However, despite all the efforts of the religious state, the regime’s supporters and its opponents are united in their assessment of these policies: they have not worked. Iranian women, especially the young, do not like wearing the hijab. Every time the regime tries to impose harsher regulations, women of all ages, but once again especially the young, rebel by lifting their headscarves a few centimetres above their fringe.
The country has one of the highest rates of plastic surgery in the world. According to a report in the conservative Etemaad newspaper, as many as 200,000 Iranians, mostly women, go to cosmetic surgeons each year.1 Both the clerical hierarchy and the state are well aware that sharia laws on the hijab, the ban on mixed gatherings, drinking alcohol, homosexuality, playing pop music … are broken every second of every day. Hence the dual lives of most Iranians – apparently observant of Islamic rules in public, but in reality ‘decadent’ (according to Shia clerics) in private. This has resulted in a situation where three decades after the coming to power of the first Shia Islamic state, lying is the norm for most Iranians.
As part of maintaining this facade of religious observance, conservative clerics in the judiciary constantly try to restrict the use of the internet. On the other hand, Rowhani and his foreign ministers use social media pages and appear on Facebook and Twitter. The use of social media has become a serious matter in recent weeks – a Facebook page with pictures of Iranian women wearing no headscarf in public places inside Iran went viral. The page, entitled Stealthy freedom, was started by an exiled journalist to support the right for individual women to choose or reject the hijab. It got half a million ‘likes’ in less than three weeks. Women in Iran have used it to post photos of themselves or friends after ‘stealthily’ taking their hijabs off in public. They have even dared remove headscarves in places of historic and religious significance. It is illegal for any woman to leave the house without wearing a headscarf and the current activities on social media are considered part of a civil disobedience campaign. As the campaign gained momentum, both opponents and supporters of the forced hijab have entered the debate.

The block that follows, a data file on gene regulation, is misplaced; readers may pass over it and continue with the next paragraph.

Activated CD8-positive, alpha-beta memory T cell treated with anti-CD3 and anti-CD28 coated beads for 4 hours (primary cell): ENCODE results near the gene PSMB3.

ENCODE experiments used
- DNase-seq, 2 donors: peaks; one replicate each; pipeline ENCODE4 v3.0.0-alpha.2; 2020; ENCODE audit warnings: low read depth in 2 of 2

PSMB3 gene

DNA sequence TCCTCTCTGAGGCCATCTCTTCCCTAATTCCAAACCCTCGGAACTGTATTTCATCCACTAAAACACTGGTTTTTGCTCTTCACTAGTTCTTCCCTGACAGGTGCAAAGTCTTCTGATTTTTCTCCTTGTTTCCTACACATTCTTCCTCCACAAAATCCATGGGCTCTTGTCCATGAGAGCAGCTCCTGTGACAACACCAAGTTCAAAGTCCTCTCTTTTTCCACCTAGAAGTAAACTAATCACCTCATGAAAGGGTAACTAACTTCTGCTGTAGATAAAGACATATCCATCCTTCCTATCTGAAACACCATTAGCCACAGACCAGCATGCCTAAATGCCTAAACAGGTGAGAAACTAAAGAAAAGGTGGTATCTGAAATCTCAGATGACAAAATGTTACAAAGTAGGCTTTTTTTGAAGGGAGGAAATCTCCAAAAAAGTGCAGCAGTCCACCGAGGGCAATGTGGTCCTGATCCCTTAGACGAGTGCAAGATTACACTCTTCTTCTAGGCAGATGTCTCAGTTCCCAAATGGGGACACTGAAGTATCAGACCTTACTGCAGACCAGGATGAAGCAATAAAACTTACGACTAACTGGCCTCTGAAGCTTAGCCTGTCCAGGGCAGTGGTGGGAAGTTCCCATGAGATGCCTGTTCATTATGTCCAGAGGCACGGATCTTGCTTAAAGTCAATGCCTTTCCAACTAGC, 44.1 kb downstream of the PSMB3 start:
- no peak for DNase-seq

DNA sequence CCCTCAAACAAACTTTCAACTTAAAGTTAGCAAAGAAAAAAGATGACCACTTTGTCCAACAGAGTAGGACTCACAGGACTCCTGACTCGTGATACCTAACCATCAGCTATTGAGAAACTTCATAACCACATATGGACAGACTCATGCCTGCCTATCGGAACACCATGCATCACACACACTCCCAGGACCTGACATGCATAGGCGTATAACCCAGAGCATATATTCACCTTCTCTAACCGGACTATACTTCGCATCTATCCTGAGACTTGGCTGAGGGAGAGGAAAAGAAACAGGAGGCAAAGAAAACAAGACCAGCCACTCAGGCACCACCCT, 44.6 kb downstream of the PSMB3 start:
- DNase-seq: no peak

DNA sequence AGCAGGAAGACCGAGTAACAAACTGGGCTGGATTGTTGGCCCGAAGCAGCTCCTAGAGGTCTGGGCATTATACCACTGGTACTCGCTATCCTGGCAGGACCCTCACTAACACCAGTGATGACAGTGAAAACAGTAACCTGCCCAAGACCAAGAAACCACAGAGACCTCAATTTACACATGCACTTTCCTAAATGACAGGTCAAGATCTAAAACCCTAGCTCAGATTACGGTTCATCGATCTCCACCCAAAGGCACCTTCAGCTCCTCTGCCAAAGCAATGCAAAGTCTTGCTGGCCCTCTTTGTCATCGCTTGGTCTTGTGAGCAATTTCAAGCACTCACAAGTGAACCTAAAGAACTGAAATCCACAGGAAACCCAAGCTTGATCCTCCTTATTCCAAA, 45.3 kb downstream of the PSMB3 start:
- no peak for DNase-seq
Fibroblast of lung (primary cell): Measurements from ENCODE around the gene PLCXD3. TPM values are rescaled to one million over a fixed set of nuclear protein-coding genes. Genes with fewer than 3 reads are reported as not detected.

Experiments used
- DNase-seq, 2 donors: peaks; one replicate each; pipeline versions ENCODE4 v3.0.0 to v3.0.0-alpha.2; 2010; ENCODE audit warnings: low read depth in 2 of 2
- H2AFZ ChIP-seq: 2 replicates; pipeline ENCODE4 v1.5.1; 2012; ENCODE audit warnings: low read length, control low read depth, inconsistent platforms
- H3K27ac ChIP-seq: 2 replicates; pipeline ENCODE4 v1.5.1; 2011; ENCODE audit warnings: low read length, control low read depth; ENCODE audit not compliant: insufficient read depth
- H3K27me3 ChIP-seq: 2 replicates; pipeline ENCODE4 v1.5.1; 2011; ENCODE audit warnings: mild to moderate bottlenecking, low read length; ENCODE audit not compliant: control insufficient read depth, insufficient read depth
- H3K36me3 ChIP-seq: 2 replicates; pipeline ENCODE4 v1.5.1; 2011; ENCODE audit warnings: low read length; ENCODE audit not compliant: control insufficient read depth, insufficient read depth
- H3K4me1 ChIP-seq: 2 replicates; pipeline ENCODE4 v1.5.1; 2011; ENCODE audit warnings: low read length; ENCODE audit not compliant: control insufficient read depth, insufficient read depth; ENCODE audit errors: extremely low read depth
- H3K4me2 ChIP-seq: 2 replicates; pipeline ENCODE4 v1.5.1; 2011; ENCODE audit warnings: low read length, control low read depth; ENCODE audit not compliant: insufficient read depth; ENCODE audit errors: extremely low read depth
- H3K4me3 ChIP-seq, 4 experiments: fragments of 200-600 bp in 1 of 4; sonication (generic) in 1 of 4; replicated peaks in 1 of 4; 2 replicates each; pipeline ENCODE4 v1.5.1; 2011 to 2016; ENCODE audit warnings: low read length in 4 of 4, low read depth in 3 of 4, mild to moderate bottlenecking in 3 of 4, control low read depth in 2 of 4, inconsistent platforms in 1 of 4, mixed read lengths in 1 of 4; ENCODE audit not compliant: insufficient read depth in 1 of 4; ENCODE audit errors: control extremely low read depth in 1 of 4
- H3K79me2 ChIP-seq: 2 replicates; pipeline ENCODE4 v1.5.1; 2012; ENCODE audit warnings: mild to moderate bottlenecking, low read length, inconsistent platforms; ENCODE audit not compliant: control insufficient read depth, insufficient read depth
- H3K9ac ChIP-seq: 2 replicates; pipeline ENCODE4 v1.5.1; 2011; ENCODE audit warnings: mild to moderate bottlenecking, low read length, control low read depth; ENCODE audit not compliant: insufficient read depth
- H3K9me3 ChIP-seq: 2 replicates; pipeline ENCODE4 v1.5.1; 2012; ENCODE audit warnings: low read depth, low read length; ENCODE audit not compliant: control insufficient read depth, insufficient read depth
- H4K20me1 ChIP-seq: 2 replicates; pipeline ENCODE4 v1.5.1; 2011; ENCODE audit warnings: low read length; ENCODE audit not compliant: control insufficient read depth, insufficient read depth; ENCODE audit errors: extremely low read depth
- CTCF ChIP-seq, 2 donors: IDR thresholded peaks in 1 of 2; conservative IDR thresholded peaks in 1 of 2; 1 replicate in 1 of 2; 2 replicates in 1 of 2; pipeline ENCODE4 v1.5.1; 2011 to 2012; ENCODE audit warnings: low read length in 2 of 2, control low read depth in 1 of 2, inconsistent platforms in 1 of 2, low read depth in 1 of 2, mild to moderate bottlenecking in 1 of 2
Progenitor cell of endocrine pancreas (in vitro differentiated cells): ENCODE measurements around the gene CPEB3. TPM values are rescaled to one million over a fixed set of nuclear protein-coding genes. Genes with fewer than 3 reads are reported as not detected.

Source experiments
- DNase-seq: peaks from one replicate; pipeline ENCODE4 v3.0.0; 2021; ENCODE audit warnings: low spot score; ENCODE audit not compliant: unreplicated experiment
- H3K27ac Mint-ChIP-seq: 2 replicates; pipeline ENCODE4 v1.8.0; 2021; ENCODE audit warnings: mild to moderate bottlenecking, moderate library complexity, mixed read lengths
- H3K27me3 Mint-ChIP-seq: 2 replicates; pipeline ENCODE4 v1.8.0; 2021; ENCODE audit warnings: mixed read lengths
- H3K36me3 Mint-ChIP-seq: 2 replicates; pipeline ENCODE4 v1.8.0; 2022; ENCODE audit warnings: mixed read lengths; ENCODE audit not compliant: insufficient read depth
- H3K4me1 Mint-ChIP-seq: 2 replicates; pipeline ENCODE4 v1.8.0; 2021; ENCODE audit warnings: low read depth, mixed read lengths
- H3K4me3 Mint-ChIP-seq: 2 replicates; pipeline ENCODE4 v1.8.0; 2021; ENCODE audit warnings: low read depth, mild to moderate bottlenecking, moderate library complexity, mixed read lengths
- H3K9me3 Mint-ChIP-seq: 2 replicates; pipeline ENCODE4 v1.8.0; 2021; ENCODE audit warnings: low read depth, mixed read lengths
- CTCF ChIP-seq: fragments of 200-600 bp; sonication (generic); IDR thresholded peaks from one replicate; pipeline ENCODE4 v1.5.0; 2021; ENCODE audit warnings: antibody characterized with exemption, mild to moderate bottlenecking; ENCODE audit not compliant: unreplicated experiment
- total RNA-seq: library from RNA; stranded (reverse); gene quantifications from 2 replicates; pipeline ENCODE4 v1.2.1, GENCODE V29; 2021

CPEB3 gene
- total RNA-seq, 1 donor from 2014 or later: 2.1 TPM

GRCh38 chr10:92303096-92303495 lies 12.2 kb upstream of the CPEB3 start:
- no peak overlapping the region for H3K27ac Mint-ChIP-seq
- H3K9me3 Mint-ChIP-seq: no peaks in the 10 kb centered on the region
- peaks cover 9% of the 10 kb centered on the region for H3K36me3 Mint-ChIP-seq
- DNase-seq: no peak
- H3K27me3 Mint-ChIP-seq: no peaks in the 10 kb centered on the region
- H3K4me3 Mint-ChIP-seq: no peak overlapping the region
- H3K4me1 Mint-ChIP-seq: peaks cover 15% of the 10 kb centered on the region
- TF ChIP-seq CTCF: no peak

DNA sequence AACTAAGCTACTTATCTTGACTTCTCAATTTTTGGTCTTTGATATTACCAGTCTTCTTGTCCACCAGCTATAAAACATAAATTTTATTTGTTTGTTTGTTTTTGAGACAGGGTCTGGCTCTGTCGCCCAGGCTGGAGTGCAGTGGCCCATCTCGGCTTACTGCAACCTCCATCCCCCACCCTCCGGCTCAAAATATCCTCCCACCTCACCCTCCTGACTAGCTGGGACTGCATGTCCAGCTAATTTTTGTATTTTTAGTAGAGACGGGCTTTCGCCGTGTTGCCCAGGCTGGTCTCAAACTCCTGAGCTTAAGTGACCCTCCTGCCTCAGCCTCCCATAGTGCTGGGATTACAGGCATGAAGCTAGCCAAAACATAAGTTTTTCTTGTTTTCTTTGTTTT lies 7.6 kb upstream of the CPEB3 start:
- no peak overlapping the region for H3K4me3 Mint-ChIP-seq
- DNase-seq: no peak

On May 24 Rowhani used a speech to call for less intervention in people’s private lives, as well as more respect for the rights of individual Iranian citizens. “Let people live their lives in peace. Do not interfere so much in people’s lives even if you think you are being sympathetic … Let people choose their own path to heaven. We cannot send people to heaven by force or by using the lash.”2
Most Iranians know that the punishment commonly carried out by Revolutionary Guards for citizens caught drinking, partying, wearing a ‘bad hijab’ or for attending mixed-sex gatherings is flogging. However, if you are rich you can pay for someone else to take the punishment or bribe officials to avoid the lash. All this making a mockery of sharia rules. Rowhani’s comments therefore represented both an admission of the reality of life in Shia Iran and a questioning of the role of the state in leading “people to heaven”.
The ultra-hard-line daily Kayhan called the president’s comments “questionable”. But by the end of the month senior clerics were more open in their criticism. On May 20, ayatollah Ahmad Khatami used a sermon to reaffirm the state’s duty: “The mission is to smooth the path to heaven; therefore the government is duty-bound to pave the way … We have to protect our Islamic system; we do not want to send anyone to heaven by force, but, with your statements, do not straighten the path to hell for anyone.” In Mashhad, ayatollah Sadegh Alamolhoda also spoke against Rowhani: “We will stand against all those preventing people from reaching heaven with all our force, not only with a whip.”3